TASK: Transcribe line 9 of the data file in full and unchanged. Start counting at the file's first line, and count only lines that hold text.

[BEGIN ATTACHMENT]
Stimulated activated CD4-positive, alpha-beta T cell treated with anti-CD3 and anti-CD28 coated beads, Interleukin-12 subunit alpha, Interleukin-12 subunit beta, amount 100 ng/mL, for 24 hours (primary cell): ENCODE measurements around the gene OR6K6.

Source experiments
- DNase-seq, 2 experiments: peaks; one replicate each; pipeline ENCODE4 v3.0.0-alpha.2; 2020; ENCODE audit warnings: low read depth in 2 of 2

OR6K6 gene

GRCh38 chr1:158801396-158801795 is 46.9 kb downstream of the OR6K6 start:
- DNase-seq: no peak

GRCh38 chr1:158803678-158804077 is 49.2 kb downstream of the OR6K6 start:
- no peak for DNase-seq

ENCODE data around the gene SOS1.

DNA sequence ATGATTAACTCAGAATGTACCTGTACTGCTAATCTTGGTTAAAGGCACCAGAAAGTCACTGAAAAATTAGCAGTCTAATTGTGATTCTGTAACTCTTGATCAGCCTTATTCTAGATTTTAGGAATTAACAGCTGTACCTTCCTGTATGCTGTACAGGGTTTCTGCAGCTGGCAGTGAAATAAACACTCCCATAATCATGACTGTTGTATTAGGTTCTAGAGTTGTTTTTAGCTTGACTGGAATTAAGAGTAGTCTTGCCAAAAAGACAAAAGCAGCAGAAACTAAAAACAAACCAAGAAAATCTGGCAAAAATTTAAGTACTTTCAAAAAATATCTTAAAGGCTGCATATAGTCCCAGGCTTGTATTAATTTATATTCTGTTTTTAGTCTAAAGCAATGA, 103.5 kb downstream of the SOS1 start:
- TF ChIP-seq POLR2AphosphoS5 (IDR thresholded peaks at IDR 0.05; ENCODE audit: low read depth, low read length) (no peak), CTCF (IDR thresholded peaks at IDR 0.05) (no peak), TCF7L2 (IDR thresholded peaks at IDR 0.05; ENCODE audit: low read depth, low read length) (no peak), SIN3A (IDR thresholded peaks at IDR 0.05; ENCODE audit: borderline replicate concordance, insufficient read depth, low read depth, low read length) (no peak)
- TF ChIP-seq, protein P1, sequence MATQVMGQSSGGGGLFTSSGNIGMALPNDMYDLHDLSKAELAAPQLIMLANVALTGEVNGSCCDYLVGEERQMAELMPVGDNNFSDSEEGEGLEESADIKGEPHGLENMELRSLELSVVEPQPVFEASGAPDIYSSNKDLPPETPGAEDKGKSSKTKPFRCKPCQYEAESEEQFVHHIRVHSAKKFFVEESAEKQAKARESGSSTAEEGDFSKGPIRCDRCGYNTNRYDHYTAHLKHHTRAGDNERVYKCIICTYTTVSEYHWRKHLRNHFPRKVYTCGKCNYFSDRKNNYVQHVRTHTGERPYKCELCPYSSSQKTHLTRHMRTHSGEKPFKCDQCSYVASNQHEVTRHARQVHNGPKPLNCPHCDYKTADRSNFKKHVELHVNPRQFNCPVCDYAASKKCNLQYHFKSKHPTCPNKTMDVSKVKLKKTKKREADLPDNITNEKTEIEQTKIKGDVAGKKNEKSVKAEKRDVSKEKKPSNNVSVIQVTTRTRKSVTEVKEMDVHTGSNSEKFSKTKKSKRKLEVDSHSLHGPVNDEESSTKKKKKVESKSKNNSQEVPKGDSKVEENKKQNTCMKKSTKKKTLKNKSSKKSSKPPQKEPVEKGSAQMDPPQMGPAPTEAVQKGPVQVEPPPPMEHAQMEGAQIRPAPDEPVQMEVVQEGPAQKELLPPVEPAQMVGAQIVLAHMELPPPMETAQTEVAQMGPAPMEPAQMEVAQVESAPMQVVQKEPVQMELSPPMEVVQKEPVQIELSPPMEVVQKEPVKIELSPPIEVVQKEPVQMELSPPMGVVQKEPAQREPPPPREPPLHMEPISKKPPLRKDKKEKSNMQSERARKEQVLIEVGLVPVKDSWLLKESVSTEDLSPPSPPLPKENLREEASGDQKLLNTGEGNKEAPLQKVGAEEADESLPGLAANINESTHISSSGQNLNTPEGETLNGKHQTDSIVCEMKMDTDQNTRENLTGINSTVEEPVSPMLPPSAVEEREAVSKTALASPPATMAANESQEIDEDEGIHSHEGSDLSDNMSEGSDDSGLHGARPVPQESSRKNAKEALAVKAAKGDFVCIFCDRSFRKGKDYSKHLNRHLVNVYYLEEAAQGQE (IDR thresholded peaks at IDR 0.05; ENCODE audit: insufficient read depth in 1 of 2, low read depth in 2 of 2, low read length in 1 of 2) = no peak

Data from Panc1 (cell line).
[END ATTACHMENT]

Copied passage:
ENCODE data around the gene SOS1.